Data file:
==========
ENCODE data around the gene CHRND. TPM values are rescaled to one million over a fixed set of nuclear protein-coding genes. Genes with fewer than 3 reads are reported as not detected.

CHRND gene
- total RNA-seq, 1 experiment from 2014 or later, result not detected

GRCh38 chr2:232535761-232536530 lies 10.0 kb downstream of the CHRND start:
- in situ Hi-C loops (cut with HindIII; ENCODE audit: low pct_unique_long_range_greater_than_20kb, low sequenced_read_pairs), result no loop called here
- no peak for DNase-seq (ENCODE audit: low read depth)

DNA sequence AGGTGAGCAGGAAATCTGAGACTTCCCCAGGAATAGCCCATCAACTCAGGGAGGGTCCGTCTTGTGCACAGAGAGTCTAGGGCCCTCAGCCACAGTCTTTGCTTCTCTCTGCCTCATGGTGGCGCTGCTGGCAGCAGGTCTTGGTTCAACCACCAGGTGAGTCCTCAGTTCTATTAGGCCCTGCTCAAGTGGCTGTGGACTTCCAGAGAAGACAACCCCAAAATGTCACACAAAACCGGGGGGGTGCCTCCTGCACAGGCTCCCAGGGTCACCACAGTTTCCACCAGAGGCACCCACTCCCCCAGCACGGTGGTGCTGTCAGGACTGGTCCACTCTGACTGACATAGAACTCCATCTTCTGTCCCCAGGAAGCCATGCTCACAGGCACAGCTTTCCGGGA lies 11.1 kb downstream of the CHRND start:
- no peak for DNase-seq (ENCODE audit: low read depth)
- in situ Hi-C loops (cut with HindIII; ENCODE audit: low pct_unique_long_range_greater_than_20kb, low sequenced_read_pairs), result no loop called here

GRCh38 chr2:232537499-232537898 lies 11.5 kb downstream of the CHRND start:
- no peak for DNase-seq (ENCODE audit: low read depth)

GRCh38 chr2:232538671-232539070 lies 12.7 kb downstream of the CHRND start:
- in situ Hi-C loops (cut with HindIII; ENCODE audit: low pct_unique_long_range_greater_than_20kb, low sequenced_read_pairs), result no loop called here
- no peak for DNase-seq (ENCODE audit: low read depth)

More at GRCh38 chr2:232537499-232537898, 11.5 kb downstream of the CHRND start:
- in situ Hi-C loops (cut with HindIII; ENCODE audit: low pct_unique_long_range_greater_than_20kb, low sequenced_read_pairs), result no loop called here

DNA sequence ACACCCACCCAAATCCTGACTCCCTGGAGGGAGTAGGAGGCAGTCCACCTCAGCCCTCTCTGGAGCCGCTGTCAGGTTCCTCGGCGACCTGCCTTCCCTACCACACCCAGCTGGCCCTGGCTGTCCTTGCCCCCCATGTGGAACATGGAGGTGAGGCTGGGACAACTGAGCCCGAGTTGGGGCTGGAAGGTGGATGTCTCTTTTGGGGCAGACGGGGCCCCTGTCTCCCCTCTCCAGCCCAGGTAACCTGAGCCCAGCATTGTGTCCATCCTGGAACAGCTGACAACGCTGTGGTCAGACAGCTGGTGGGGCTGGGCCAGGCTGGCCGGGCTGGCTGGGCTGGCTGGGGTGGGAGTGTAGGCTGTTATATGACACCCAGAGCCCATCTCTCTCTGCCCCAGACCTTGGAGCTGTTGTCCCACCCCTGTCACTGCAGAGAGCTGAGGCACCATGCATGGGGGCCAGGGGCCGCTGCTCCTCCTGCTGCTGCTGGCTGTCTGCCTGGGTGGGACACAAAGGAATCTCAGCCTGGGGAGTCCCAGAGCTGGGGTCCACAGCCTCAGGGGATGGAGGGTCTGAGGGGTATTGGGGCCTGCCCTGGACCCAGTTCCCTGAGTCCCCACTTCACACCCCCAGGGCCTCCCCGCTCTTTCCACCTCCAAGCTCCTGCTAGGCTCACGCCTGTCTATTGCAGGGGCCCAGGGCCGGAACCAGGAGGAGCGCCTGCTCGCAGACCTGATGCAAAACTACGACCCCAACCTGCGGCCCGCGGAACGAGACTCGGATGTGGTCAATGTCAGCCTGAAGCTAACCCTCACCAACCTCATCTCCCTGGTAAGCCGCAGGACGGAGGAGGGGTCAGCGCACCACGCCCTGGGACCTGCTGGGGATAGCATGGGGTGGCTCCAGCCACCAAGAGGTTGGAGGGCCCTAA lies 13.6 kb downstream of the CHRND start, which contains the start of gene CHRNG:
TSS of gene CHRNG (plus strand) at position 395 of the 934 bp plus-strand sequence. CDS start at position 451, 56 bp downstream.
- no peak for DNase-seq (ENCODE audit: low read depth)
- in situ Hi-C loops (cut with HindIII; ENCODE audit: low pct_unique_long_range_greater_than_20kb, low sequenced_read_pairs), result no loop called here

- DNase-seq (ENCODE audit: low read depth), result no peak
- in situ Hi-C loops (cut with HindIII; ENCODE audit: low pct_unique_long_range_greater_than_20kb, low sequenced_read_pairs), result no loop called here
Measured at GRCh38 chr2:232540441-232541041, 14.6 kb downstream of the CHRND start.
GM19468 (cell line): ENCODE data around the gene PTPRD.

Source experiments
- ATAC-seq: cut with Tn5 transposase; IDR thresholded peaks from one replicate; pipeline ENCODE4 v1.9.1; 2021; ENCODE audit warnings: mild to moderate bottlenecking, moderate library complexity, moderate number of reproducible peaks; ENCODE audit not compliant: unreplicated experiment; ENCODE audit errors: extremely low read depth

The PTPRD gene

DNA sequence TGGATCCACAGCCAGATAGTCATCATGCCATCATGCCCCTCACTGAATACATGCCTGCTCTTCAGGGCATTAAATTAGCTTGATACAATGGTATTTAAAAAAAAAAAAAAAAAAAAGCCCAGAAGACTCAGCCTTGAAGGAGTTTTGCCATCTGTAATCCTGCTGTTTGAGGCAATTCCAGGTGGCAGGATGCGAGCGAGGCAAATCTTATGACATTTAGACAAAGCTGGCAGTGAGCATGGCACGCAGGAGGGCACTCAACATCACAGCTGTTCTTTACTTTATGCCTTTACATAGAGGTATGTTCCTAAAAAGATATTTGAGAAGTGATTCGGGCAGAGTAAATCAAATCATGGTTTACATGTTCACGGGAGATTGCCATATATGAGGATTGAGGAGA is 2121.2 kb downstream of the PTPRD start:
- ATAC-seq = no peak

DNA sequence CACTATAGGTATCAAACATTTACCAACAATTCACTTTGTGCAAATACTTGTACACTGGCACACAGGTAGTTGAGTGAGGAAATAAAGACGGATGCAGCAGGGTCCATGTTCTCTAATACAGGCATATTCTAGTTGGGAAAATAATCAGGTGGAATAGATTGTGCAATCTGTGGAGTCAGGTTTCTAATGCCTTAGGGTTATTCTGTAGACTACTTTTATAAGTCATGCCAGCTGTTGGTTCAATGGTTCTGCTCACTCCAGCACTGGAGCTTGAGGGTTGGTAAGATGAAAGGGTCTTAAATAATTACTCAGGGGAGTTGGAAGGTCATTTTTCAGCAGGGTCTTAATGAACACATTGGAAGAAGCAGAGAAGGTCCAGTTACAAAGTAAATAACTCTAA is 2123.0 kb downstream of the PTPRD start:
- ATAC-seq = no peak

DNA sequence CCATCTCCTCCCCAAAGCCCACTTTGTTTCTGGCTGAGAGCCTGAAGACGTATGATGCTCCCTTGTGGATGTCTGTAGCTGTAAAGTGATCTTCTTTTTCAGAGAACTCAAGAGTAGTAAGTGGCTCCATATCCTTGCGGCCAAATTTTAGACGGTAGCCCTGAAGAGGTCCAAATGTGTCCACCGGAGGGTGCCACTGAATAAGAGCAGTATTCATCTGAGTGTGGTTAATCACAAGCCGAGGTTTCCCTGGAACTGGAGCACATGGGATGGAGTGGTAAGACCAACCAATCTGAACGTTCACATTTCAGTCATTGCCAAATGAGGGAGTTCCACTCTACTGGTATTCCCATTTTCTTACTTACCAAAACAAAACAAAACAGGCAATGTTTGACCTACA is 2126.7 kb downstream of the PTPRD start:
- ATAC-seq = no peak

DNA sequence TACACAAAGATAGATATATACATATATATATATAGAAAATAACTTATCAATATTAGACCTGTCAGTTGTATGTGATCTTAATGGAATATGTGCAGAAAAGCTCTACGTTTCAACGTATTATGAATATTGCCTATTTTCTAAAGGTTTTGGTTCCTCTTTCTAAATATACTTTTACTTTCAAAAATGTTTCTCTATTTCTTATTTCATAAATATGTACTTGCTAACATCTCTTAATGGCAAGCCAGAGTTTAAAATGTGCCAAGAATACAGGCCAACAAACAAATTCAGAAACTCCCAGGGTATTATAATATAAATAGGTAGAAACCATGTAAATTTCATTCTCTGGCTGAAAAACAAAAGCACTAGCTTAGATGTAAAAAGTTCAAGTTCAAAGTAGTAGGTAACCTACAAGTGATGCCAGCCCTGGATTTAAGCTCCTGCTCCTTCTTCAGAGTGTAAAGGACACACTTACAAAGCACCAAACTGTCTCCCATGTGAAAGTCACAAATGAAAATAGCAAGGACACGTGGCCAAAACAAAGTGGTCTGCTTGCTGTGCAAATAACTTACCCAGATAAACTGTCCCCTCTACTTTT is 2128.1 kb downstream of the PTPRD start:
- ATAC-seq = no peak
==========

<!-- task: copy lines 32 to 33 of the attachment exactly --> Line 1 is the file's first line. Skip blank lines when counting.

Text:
DNA sequence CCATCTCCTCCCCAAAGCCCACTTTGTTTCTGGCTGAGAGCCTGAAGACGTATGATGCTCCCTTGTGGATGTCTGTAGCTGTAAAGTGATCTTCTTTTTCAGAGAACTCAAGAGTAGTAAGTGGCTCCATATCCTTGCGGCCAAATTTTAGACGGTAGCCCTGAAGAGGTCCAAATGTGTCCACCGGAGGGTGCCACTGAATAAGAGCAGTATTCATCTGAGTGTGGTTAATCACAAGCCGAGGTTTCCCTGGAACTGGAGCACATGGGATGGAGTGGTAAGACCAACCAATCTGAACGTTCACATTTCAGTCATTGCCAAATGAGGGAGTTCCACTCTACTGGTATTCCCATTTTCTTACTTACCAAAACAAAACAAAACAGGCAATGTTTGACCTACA is 2126.7 kb downstream of the PTPRD start:
- ATAC-seq = no peak